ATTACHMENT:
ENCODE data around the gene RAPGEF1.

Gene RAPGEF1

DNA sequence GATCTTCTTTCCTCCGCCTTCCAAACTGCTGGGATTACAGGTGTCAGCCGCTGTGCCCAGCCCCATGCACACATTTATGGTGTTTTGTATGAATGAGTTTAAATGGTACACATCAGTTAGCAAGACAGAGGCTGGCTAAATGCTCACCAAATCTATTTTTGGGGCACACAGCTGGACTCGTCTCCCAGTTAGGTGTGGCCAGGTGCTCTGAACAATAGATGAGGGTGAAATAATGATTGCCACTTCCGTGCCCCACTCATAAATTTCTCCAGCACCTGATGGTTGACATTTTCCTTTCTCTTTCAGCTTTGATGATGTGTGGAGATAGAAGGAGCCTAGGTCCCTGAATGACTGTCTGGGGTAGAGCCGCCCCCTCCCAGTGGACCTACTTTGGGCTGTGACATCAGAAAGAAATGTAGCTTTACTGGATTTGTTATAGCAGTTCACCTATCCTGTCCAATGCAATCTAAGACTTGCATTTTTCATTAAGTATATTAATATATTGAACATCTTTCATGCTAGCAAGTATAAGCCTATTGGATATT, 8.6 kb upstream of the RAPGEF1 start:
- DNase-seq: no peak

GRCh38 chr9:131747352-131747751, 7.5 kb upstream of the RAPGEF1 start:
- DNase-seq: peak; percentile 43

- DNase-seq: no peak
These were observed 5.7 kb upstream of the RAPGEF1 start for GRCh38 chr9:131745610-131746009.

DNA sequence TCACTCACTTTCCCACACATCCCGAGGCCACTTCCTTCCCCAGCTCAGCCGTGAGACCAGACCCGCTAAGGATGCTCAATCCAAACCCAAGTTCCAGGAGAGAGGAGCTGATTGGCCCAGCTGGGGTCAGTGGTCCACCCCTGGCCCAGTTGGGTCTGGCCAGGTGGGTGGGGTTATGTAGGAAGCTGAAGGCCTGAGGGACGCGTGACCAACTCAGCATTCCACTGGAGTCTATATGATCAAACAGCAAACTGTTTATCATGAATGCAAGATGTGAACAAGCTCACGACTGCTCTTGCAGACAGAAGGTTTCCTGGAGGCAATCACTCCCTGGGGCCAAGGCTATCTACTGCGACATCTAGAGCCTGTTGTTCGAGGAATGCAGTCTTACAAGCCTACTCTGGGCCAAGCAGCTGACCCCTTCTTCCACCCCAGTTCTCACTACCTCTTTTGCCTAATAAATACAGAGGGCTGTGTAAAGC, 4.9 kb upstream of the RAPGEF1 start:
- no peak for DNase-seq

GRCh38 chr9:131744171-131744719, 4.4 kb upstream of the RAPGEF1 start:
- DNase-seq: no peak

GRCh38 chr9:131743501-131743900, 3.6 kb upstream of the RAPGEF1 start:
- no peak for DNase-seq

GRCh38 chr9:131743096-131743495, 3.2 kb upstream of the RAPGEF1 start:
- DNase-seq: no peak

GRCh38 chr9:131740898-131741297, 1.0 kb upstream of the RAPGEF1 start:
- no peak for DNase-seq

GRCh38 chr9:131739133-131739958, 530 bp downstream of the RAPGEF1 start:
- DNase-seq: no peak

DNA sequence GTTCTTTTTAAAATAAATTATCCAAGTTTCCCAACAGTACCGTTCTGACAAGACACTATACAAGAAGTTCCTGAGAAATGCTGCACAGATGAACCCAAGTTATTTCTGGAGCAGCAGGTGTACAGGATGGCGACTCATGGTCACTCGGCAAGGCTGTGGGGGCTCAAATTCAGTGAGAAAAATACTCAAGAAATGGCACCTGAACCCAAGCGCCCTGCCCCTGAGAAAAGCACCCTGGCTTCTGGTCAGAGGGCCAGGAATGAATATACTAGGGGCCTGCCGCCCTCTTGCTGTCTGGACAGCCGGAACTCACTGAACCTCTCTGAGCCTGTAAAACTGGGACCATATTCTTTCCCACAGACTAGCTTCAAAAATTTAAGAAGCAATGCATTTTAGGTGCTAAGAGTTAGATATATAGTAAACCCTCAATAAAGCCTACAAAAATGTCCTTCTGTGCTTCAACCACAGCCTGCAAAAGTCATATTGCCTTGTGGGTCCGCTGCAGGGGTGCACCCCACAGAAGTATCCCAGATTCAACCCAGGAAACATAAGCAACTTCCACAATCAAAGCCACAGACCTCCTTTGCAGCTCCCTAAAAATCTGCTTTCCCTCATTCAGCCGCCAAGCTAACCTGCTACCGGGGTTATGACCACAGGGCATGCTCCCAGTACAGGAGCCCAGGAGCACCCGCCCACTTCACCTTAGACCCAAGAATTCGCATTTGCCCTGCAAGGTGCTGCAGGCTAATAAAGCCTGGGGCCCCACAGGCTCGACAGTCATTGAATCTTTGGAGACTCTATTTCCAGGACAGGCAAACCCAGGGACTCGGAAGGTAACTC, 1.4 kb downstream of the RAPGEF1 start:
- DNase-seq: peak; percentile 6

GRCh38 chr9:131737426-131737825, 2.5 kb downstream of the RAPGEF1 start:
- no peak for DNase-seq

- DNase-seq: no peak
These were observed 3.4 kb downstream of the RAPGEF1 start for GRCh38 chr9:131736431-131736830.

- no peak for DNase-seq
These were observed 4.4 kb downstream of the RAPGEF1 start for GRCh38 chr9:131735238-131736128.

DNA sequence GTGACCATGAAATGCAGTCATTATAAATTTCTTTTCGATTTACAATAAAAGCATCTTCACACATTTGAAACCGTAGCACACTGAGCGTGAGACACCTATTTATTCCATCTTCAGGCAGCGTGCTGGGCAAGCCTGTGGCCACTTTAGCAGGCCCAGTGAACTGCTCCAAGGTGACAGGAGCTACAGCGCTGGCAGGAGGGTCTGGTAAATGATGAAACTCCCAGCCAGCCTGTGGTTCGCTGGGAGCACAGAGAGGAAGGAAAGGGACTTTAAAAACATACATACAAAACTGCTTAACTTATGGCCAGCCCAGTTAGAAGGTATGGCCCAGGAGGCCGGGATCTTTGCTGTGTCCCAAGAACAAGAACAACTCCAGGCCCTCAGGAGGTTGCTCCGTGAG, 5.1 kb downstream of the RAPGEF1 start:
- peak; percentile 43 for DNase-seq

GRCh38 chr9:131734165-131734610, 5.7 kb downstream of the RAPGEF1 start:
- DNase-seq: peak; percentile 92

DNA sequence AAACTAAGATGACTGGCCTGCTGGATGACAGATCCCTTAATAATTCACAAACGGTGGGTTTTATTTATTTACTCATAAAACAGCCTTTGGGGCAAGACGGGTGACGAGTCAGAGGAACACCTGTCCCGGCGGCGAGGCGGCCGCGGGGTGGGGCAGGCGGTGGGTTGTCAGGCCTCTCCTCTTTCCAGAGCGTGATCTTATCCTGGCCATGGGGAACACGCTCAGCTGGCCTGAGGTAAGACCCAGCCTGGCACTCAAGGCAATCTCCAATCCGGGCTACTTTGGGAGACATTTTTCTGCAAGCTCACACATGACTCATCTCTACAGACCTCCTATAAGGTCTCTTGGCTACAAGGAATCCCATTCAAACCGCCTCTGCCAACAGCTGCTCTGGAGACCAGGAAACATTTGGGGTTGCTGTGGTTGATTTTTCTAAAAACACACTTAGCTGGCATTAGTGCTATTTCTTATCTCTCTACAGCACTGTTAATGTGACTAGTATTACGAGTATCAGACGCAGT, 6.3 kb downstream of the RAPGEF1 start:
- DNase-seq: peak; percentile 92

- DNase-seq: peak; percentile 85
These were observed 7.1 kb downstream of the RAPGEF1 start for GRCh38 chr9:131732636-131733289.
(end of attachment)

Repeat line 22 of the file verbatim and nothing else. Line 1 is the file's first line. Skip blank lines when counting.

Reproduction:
- DNase-seq: peak; percentile 6